• 100 structures demolished or seized in June, the highest level since January 2017.
• Of the targeted structures, ten were humanitarian aid, including a tent used as a quarantine site.
• Only six out of 700 housing units announced for Palestinians in Area C were issued permits.
In June, the Israeli authorities demolished or seized 100 Palestinian-owned structures, a sharp increase compared with previous months and the highest such figure since January 2017. As a monthly average, the number of structures targeted during the first half of 2020 is the same as during 2019.
The continuous targeting of Palestinian properties amidst the ongoing pandemic, especially inhabited homes (25), water and sanitation structures (five) and a tent used as a quarantine site, remains of serious concern, as it undermines the capacity of already vulnerable communities to prevent infection.
Seventy-seven of this month’s demolitions and seizures were in Area C and 23 in East Jerusalem, resulting in the displacement of nearly 140 people, while over 400 others had their livelihoods, or access to services, affected. All the incidents were on grounds of a lack of building permits, which are nearly impossible for Palestinians to obtain.
In July 2019, the Israeli security cabinet announced the promotion of 700 housing units for Palestinians in Area C. However, by end June 2020, only one building permit, allowing for the construction of six housing units, has been issued, according to official information obtained by the Israeli organization ‘Peace Now’. By contrast, between July 2019 and March 2020, the Israeli authorities issued a total of 1,094 building permits in Israeli settlements in Area C, according to the Israeli Central Bureau of Statistics.
Ten of the structures demolished or seized by the Israeli authorities in June 2020 had been provided as humanitarian assistance at a value of over 27,000 euros. Another four donor-funded aid structures were destroyed or damaged by Israeli settlers in Lifjim, a small herding community in Nablus.
The Hebron Governorate, which is the hardest hit by the COVID-19 outbreak, was also the most affected by demolitions, accounting for over 40 per cent of the targeted structures in Area C (33). Over half of these structures were located in Massafer Yatta, an area declared a closed ‘firing zone’ for military training, where some 1,200 Palestinians are at risk of forcible transfer. The largest incident in this area took place on 3 June in the community of Mirkez, where 14 residential and livelihood structures, including four donor-funded, were targeted, displacing 36 people, including 23 children. In Maghayer al Abeed, within the same ‘firing zone’, the Israeli authorities seized a donor-funded tent that had been provided as a quarantine site for the community and recently used by a family with COVID-19.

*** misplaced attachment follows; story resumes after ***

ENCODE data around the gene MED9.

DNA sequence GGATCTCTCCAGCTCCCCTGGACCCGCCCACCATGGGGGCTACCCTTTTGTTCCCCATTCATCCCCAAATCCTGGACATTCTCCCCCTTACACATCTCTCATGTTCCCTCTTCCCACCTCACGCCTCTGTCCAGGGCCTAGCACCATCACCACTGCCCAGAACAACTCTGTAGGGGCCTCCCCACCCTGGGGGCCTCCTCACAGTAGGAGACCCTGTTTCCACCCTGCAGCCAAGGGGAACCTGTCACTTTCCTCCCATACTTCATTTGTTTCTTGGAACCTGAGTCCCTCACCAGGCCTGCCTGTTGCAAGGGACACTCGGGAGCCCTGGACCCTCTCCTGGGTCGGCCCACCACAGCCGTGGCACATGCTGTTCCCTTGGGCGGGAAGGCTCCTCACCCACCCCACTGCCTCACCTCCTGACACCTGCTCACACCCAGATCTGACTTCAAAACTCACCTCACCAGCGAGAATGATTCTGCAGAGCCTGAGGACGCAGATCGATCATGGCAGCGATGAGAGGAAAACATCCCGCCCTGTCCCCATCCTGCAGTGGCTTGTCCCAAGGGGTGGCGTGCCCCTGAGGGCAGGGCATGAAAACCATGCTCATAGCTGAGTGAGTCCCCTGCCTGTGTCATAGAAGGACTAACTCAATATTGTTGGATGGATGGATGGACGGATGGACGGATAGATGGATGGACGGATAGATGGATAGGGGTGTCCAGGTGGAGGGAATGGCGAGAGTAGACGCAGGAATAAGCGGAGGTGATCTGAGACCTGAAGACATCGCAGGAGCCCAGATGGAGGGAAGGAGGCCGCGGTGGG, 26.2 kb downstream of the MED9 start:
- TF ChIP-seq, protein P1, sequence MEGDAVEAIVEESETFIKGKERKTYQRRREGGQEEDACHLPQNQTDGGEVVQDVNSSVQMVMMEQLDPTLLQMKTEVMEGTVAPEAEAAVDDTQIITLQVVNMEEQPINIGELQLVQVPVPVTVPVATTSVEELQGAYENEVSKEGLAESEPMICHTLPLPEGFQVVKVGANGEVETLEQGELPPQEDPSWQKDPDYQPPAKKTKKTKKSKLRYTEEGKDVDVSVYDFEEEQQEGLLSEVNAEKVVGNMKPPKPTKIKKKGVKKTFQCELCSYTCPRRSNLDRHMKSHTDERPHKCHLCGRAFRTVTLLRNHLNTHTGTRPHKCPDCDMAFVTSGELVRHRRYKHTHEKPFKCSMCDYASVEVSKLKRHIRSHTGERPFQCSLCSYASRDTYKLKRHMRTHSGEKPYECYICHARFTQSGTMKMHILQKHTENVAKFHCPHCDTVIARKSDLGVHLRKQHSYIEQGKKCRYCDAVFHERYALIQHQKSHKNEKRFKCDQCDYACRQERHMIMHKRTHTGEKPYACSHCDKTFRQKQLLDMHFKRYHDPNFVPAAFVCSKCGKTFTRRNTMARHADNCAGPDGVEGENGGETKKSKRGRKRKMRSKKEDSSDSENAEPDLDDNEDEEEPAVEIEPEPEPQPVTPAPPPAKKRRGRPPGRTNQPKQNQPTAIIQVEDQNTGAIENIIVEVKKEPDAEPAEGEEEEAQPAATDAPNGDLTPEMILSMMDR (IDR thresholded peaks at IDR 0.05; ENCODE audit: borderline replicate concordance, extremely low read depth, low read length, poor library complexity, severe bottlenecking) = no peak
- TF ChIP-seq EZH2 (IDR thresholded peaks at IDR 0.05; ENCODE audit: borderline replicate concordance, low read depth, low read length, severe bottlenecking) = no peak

Also affected this month were four Palestinian Bedouin communities in Area C of the Jerusalem governorate, located within or next to an area slated for the expansion of the Ma’ale Adumim settlement (the E1 plan), where 17 structures, including two donor-funded, were demolished or seized. In another community in the same area, Jabal al Baba, Israeli authorities carried out a land survey and handed over demolition orders.
Two of the structures targeted this month, including one donor-funded structure, were demolished based on Military Order 1797, which allows for the expedited removal of unlicensed structures deemed as “new”, down from eight in May.
Since coming into effect in July 2019, at least 12 donor-funded structures, have been demolished based on this order.
In East Jerusalem, over half of the structures targeted this month were self-demolished by their owners, following the receipt of demolition orders, to avoid demolition fees and reduce damage to adjacent structures and personal belongings. This follows a trend observed since the start of 2020.
Six of the structures demolished in East Jerusalem were in the Jabal al Mukabbir neighborhood, the most affected area over the past three years. One of these structures, home to 11 people, including seven children, was located on the route of a major road (the so called ‘Eastern Ring Road’), currently under construction; the road cuts through the neighborhood and will connect Israeli settlements in the southern West Bank to Jerusalem.
- UN Office for the Coordination of Humanitarian Affairs
- To learn more about OCHA's activities, please visit https://www.unocha.org/.